• Joel Dwek

PORTUGAL: Bairro Da Ponte - Stereossauro

Electronic beats meet the passion and saudade of fado in this entertaining melange of an album

We don’t often consider the artwork of an album as necessarily integral to the album itself, though it often is. It is always some kind of statement by the band or musician – a statement about the band or their views, or about the music of the album you’re about to listen to. Think of The Clash’s 1979 album London Calling, where the pink and green lettering on the front cover is a homage to Elvis Presley’s first album cover, and when combined with the photograph of a man mid-destruction of a guitar on stage, it doesn’t take a genius to work out what they’re trying to say. When it came to the artwork for Sgt. Pepper’s Lonely Hearts Club Band, the sheer extravagance and beauty of it, designed by pop artists Jann Haworth and Peter Blake, not only shows their knack for tapping into the zeitgeist, but also tells the listener before a note has been heard that you’re in for a ride unlike anything else you’ve ever heard. Similarly, though undeniably less iconic than those previous examples, Portuguese DJ Stereossauro’s 2019 album Bairro da Ponte makes a comparable statement by depicting an elderly woman in typical Portuguese fado clothing locked in an amorous embrace with a younger man with modern clothes and hair. I think we know what this means. It’s fusion time.

“[The songs] function properly as electronic music, and also surprise you with his excellent collaborations, unexpected genre fusions, and the delight of hearing something genuinely new.”

Stereossauro’s music on this album takes inspiration from Portuguese musical traditions, namely fado music, and applies that to his more familiar territory of electronic and house music. On this album, Stereossauro employs the use of a whopping 20 guest artists, including renowned male fadistas Camané and Carlo do Carmo, as well as using samples from the Rainha do Fado herself, Amália Rodrigues, alongside rappers Plutonio and Capicua. He even bridges across the Lusophone world by bringing in Cape Verdean-Portuguese singer Dino d’Santiago whose music brings morna and coladeira into the 20th Century. While it can seem from this description that the album is something of an unfocussed mess, I would argue that this is far from the case. The album is remarkably consistent in its through line of melding genres, and Stereossauro’s use of collaborations is rather inspired. By using vocals from renowned fadistas he adds real colour to the potentially repetitive music. For example, Carlo do Carmo’s characterful singing on Cacílheiro is a real highlight, as is the passionate interplay between the Camané’s vocals and the Rodrigues samples on the opening track, Flor de Maracujá. The interplay between modernity and tradition is firmly on display on the track Depressa Demais, where Ana Moura’s rich vocals are sharply contrasted by the crunchy, sharp electronic beats that Stereossauro and DJ Ride have put down, which lean towards the harshness of EDM at times. What’s nice about it all, however, is that one element never overpowers the other, and they all work in harmony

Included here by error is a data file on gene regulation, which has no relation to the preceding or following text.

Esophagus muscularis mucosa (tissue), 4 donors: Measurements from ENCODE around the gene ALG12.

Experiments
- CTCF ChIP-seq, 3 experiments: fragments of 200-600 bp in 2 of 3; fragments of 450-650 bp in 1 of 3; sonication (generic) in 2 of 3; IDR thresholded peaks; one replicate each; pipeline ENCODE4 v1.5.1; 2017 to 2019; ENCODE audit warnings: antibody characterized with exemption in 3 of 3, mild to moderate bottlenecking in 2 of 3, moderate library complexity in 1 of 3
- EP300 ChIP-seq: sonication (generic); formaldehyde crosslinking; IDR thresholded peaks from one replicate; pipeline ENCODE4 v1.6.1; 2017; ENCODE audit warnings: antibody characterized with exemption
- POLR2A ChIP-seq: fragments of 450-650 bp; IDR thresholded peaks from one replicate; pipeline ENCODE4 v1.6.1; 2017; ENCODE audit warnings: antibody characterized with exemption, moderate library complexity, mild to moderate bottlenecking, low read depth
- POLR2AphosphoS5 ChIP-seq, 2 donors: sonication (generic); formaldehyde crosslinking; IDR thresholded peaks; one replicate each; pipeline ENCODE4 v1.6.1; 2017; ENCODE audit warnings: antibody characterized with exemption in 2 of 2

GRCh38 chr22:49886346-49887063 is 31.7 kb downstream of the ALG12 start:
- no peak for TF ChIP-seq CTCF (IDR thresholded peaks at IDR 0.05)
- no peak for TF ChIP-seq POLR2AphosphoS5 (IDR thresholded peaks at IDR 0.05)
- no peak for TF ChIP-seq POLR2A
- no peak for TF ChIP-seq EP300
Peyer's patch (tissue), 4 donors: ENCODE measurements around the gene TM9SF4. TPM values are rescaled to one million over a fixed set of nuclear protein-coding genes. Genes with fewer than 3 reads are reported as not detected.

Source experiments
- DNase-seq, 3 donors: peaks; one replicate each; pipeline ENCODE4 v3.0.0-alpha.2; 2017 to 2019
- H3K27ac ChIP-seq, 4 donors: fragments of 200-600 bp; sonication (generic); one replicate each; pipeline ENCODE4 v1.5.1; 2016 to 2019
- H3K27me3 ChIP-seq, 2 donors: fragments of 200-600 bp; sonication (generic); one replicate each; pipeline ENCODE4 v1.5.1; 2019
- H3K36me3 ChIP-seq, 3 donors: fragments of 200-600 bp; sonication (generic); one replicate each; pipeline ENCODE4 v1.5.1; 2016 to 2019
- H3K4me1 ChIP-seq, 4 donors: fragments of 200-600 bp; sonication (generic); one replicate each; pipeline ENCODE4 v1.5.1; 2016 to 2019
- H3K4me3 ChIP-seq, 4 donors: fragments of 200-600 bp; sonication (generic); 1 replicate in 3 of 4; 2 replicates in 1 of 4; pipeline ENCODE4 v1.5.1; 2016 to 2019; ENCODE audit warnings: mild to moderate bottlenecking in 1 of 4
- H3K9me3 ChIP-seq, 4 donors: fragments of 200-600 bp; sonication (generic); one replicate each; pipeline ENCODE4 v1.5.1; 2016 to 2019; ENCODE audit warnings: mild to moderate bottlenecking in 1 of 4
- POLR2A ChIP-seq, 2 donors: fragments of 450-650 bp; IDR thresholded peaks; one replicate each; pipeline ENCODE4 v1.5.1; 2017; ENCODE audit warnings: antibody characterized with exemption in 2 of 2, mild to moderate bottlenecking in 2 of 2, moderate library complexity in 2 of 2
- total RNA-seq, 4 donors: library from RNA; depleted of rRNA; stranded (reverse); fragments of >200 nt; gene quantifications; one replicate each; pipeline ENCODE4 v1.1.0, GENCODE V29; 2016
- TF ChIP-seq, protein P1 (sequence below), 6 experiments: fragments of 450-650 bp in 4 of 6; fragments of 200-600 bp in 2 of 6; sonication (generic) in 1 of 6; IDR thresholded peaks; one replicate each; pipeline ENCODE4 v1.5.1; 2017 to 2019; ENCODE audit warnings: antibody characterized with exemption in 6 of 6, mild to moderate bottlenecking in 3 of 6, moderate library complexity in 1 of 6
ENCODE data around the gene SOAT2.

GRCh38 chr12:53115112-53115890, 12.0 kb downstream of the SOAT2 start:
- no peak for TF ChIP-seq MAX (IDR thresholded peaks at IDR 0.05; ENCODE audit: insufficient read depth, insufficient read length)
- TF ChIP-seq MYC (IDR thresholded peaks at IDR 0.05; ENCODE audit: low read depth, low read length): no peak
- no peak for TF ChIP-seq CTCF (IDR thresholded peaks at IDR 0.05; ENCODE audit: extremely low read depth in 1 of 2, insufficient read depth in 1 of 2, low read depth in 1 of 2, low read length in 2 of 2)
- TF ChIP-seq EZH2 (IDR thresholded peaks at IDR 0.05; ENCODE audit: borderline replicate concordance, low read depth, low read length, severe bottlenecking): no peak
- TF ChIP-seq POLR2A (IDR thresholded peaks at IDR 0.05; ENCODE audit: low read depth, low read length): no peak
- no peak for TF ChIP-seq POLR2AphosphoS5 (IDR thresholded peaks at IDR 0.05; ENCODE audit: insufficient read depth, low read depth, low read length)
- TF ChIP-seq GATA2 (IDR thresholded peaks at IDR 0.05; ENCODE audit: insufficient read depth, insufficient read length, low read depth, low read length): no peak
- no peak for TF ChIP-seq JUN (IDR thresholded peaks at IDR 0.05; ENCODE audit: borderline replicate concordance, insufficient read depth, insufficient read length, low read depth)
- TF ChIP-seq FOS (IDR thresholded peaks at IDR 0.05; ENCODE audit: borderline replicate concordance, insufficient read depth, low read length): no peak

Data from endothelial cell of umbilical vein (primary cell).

While the album’s theme is plain for all to see, and it is mostly successful in combining the genres in an interesting and entertaining way, it also does wear a bit thin when we come to the hour mark. Coming in at 62 minutes, Stereossauro fully exhausts the potential he has tapped into with this, with it slightly becoming a bit too much by minute 50, though it still remains a good quality album throughout, as Stereossauro is canny enough to know that his genre fusion is at its best when it remains sharply focussed. The songs have a structure and a consistency that means they can both do what you expect, by which I mean they function properly as electronic music, and also surprise you with his excellent collaborations, unexpected genre fusions, and the delight of hearing something genuinely new. Though it may not blow me away with any particular musical genius, it is a fun and interesting album that bears repeat listens. I think what’s key here is that it all sounds right. It doesn’t sound like fusion for fusion’s sake, just to be trendy and unusual. Stereossauro clearly loves his country’s rich musical traditions as much as he loves electronic music, and that shows. Like a great chef, he’s treated his ingredients with the respect they deserve.